Little or no certolizumab pegol (CZP) crosses into the placenta, making it safe for women who take this medication to continue it during pregnancy, according to a study from the U.S. and Europe. The findings were reported online in Annals of the Rheumatic Diseases.

Most chronic inflammatory diseases are more prevalent in women than men, the report notes, and disease onset tends to overlap with peak reproductive age. Adequate control of such diseases ensures the best fetal and maternal health.

“Women of childbearing age with chronic inflammatory diseases are a patient population in need of reliable treatment options and guidance,” lead author Dr. Xavier Mariette reported, noting that women often discontinue their treatment with an anti-tumor necrosis factor (anti-TNF) drug, such as CZP, throughout pregnancy.

In what Mariette et al.  call “the first industry-sponsored study designed to evaluate the placental transfer of CZP from mothers to infants,” they evaluated 16 women who were at least 30 weeks pregnant and were receiving CZP for rheumatoid arthritis, Crohn’s disease, psoriatic arthritis, or axial spondyloarthritis/ankylosing spondylitis.

Gestational ages and birth weights of the 16 babies were within the expected range for healthy infants. The median maternal CZP plasma level at the time of delivery was 24.4 micrograms/mL (within the therapeutic range).

Of the 15 samples of umbilical cord blood evaluated, only three had quantifiable levels of CZP. Of the 14 infants for whom at-birth samples were available, 13 did not have quantifiable plasma CZP levels – and no infants had quantifiable levels four or eight weeks after birth.

These findings, the authors conclude, “support the continuation of CZP treatment throughout pregnancy when considered necessary to control disease activity.”

Given the study’s findings, Mariette characterized CZP as “the only available anti-TNF treatment that is clinically proven to show the minimal placental transfer from mother to infant, during pregnancy.”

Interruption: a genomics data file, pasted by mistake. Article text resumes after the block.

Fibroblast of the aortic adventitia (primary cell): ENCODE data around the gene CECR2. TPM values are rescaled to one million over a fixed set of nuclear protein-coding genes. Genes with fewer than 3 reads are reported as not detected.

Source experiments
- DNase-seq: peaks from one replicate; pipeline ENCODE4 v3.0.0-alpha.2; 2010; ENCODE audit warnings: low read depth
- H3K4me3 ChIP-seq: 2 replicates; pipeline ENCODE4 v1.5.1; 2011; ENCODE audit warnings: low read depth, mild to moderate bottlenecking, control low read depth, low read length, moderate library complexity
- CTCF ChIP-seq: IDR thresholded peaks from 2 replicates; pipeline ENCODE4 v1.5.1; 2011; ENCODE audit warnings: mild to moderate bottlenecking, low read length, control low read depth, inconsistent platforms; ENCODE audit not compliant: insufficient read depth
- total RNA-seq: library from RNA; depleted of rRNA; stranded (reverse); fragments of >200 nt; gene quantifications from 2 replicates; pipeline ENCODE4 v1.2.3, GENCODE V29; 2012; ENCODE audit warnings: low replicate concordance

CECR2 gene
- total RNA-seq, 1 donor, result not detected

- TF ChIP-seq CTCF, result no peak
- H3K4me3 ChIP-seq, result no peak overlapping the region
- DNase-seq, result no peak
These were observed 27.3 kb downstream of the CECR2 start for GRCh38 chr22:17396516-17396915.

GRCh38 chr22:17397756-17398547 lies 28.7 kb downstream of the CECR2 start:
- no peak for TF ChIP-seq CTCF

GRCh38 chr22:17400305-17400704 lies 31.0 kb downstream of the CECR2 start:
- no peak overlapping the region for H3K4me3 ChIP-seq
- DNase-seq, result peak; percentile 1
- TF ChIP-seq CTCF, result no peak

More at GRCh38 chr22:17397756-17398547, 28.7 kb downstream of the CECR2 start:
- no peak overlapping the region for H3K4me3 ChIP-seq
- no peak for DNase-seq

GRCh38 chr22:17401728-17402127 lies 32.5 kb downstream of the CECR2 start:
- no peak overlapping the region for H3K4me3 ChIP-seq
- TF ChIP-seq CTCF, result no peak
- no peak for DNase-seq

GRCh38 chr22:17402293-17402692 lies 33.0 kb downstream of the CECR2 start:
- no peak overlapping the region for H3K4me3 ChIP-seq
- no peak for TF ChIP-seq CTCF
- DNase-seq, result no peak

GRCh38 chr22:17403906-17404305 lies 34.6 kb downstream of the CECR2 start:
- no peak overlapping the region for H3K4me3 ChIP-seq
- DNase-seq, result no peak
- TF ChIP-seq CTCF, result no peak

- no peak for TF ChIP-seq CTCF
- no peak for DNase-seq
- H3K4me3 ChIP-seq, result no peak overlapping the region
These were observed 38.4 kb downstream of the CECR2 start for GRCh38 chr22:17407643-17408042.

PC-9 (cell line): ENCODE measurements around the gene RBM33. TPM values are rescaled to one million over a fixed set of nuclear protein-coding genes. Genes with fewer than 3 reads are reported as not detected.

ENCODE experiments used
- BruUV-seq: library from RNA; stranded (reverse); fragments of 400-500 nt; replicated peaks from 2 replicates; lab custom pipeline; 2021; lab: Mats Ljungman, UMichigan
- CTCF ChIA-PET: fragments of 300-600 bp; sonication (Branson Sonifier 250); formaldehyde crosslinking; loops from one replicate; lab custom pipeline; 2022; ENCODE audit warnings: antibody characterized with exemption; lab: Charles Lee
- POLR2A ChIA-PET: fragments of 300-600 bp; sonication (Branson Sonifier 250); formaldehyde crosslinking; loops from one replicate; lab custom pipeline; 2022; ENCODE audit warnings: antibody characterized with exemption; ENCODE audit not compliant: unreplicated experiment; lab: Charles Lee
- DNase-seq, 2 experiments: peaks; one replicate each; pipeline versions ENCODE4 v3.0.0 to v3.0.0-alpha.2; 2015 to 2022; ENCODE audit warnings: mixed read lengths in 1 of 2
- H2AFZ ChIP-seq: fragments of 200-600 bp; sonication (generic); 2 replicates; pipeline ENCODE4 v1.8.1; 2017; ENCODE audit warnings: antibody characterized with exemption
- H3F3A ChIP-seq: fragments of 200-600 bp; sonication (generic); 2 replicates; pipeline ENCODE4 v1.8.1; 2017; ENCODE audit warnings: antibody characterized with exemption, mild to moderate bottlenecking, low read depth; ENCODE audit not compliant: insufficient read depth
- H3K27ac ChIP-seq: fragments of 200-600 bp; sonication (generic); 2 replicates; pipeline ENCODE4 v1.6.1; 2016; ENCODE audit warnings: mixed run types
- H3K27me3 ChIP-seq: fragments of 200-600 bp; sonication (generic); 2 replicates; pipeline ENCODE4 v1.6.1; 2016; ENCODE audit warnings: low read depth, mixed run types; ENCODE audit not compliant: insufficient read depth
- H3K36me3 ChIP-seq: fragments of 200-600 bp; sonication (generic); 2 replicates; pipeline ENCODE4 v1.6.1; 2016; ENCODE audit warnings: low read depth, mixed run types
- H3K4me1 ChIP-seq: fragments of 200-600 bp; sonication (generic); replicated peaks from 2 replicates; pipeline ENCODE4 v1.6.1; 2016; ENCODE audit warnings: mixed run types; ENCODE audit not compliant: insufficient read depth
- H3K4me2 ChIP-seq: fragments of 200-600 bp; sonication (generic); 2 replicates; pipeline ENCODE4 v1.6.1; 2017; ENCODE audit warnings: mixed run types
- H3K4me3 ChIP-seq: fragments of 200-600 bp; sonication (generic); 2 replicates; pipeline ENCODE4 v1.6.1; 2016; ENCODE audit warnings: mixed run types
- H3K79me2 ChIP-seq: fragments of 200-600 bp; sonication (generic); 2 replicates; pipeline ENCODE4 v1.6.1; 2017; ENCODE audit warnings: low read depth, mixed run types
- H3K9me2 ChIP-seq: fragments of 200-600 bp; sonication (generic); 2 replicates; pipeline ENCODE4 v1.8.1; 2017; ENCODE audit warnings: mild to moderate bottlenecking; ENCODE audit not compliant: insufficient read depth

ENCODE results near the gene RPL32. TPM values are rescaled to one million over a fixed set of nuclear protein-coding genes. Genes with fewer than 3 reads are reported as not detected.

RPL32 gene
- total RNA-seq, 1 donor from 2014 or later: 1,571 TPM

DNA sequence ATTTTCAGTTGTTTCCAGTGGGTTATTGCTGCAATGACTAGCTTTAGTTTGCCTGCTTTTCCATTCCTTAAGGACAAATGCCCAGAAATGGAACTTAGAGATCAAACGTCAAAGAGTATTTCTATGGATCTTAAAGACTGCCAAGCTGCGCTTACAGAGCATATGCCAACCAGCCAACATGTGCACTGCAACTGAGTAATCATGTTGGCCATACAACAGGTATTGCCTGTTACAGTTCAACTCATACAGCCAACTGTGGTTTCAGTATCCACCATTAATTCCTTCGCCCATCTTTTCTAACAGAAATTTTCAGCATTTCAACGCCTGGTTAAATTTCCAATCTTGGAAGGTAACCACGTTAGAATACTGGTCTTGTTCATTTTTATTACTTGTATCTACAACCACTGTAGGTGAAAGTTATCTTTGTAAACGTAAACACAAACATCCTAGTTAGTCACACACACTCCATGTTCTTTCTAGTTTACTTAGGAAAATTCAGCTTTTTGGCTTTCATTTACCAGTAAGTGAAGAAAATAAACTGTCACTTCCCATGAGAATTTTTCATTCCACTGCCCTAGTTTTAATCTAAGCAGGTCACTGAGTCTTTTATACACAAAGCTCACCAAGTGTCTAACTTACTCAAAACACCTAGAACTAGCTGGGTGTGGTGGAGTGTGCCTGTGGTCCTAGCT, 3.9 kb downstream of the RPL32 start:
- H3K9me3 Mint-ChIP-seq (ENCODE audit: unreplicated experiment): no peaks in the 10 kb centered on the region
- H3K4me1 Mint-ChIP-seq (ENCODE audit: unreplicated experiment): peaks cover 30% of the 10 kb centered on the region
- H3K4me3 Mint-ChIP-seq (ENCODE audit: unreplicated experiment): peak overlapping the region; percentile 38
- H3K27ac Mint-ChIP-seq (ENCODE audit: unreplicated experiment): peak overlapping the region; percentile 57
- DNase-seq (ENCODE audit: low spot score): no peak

Dr. Bharat Kumar, of the Division of Immunology, University of Iowa Hospitals and Clinics, Iowa City, reported that this study “provides real-world evidence for what we rheumatologists and immunologists have been thinking for some time.” 

As CZP lacks an immunoglobulin G fragment crystallizable region, which allows antibodies to go from the mother to the fetus, the drug has been attractive for controlling disease during pregnancy, but until now, he said, “that idea was mostly just theory.”

“With the publication of this study, we have a clearer idea to help guide our decisions about which TNF inhibitor may be best to use in a young woman who may go on to become pregnant,” Dr. Kumar said.

He cautioned that the research looked at only 16 mothers, “which makes it a little difficult to generalize the findings to all patients taking certolizumab.” Besides, the study assessed CZP levels only at delivery, whereas they could have been higher earlier during pregnancy.

Dr. Kumar added, “We don’t have a clear idea about the longer-term impacts of TNF inhibitors, like certolizumab, on the growth of the immune system in babies.” Overall, however, he is satisfied with how the researchers structured their study.

“There needs to be more research on the treatment of immune diseases during pregnancy, but this is an important step in that direction.”